Attempting to create a subtle, quiet, even poetic, black and white film, he and his associates cut it from 160 to 16 minutes, with a montage of human effects clustered near the end for impact.  Barnouw arranged a screening at the Museum of Modern Art in New York, and invited the press.  A throng turned out and sat in respectful silence at its finish.  "Hiroshima-Nagasaki 1945" proved to be a sketchy but quite moving document of the aftermath of the bombing, captured in grainy but often startling black and white images: shadows of objects or people burned into walls, ruins of schools, miles of razed landscape viewed from the roof of a building.

In the weeks ahead, however, none of the (then) three TV networks expressed interest in airing it.  "Only NBC thought it might use the film," Barnouw later wrote, "if it could find a 'news hook.'  We dared not speculate what kind of event this might call for."  But then an article appeared in Parade magazine, and an editorial in the Boston Globe blasted the networks, saying that everyone in the country should see this film:  "Television has brought the sight of war into America's sitting rooms from Vietnam. Surely it can find sixteen minutes of prime time to show Americans what the first A-bombs, puny by today's weapons, did to people and property twenty-five years ago."  This at last pushed public television into the void.  What was then called National Educational Television (NET) agreed to show the documentary on August 3, 1970, to coincide with the 25th anniversary of dropping the bomb….

The American Footage Comes Out

In 1979, Japanese antinuclear activists, led by a Tokyo teacher named Iwakura Tsutomu (who I later interviewed), managed to track down hundreds of pictures of nuclear devastation in archives and private collections and published them in a popular book.  In 1979 they mounted an exhibit at the United Nations in New York.  There, by chance, Iwakura met Sussan, who told him about the U.S. military footage.  Iwakura visited the National Archives where he found eighty reels of film, labeled #342 USA.  About one-fifth of the footage covered the atomic cities.  According to a shot list, reel #11010 included, for example:  "School, deaf and dumb, blast effect; damaged Commercial school; demolished School, engineering; demolished. School; Shirayama elementary, demolished; blast effect Tenements, demolished."

The film had been quietly declassified a few years earlier, but no one in the outside world knew it.  Eventually 200,000 Japanese citizens contributed half a million dollars enabling Iwakura to buy a copy of the film.  He then traveled around Japan filming survivors who had posed for Sussan and McGovern in 1946.  Iwakura quickly completed a documentary called Prophecy and in late spring 1982 arranged for a New York premiere.  That fall a small part of the McGovern/Sussan footage turned up for the first time in an American film, one of the sensations of the New York Film Festival, called Dark Circle.

At the New York premiere at The Japan Society, which I attended, Herbert Sussan spoke.  “I have waited so long for this moment,” he said softly.  “For years, all of my own efforts to obtain this unique footage to show the American people have been frustrated.  This film has been locked in vaults, declared classified and held away from the public.  I am pleased that the world will finally see a small bit of what the true reality of the nuclear age really is.”…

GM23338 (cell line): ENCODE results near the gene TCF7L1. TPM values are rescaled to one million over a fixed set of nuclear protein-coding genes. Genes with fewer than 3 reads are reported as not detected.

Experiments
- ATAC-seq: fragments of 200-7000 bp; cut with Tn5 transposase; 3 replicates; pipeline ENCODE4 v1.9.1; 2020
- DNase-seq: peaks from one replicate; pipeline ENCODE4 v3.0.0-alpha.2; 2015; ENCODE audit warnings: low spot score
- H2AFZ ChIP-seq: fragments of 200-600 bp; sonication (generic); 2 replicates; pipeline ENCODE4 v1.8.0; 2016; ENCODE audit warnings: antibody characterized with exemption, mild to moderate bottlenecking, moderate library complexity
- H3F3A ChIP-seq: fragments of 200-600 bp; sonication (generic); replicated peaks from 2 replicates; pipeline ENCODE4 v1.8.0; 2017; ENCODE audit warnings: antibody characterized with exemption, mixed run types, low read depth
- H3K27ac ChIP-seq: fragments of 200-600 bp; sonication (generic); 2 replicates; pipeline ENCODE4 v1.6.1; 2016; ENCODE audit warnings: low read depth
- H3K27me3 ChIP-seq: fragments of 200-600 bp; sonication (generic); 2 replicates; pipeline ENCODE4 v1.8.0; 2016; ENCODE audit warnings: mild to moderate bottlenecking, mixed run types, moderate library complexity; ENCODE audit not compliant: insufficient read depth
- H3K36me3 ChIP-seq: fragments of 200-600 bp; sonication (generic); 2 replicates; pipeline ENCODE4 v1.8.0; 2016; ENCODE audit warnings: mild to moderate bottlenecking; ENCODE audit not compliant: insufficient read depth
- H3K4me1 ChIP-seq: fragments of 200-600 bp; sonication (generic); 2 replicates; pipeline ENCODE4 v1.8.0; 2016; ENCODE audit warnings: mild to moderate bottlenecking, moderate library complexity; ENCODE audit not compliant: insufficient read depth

His crew documented the physical effects, including the ghostly shadows of vaporized objects, flowers and humans burned into walls.  They filmed survivors at Red Cross and military hospitals, many of them badly injured or slowly expiring from radiation disease.  Two young American doctors, nicknamed Dr. Kildare and Dr. Gillespie, had saved hundreds of lives with burn therapy and massive doses of antibiotics.  One of their patients was a boy kept in a bath of liquid penicillin, his entire back aflame, he was the worst burn case the Americans had seen.  “I shuddered when the lights were turned on to film him,” Sussan said.  “None of us expected him to live, but the doctors persisted.”  Indeed, the boy, Taniguchi Sumiteru, somehow survived (I’ve interviewed him three times)—and today remains one of the leading hibakusha political activists in Japan.

Then the crew moved on to Hiroshima.  Again he filmed the unimaginable physical and human wreckage.  When he returned to Tokyo, he told writer John Hersey about a group of friars who had a sanctuary near the city.  One of them, Reverend Tanimoto Kiyoshi, became the central figure in Hersey’s epic New Yorker piece, and classic book Hiroshima, a few months later.  Sussan’s footage would never see the light of day, however, but was instead labeled top-secret and shut away for decades.

The black and white footage shot by a Japanese crew and seized and suppressed by the U.S. government, and the color footage by the American team together provide the most powerful evidence of the human consequences of the atomic bombs that in important ways define our era.  Now, if imperfectly, it is possible to gain access to, and reflect on, the destructive potential of nuclear weapons for our time.